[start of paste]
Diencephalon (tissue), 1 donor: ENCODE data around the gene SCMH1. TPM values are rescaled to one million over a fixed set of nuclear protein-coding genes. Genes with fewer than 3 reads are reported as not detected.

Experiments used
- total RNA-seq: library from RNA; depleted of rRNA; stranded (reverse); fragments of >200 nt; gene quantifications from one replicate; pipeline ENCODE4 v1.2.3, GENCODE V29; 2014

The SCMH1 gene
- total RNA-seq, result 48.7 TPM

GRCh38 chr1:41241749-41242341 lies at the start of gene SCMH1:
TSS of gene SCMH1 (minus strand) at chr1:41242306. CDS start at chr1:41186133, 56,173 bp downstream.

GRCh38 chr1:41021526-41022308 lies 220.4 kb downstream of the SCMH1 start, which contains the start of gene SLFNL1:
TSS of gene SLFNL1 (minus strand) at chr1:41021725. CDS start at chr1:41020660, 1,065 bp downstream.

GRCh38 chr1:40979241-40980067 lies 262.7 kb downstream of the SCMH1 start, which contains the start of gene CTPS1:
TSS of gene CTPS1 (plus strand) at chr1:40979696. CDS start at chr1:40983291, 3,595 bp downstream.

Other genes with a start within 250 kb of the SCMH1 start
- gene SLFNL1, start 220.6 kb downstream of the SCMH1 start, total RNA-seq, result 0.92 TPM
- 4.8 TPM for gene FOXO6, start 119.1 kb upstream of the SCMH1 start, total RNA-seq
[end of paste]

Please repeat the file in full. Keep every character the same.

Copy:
Diencephalon (tissue), 1 donor: ENCODE data around the gene SCMH1. TPM values are rescaled to one million over a fixed set of nuclear protein-coding genes. Genes with fewer than 3 reads are reported as not detected.

Experiments used
- total RNA-seq: library from RNA; depleted of rRNA; stranded (reverse); fragments of >200 nt; gene quantifications from one replicate; pipeline ENCODE4 v1.2.3, GENCODE V29; 2014

The SCMH1 gene
- total RNA-seq, result 48.7 TPM

GRCh38 chr1:41241749-41242341 lies at the start of gene SCMH1:
TSS of gene SCMH1 (minus strand) at chr1:41242306. CDS start at chr1:41186133, 56,173 bp downstream.

GRCh38 chr1:41021526-41022308 lies 220.4 kb downstream of the SCMH1 start, which contains the start of gene SLFNL1:
TSS of gene SLFNL1 (minus strand) at chr1:41021725. CDS start at chr1:41020660, 1,065 bp downstream.

GRCh38 chr1:40979241-40980067 lies 262.7 kb downstream of the SCMH1 start, which contains the start of gene CTPS1:
TSS of gene CTPS1 (plus strand) at chr1:40979696. CDS start at chr1:40983291, 3,595 bp downstream.

Other genes with a start within 250 kb of the SCMH1 start
- gene SLFNL1, start 220.6 kb downstream of the SCMH1 start, total RNA-seq, result 0.92 TPM
- 4.8 TPM for gene FOXO6, start 119.1 kb upstream of the SCMH1 start, total RNA-seq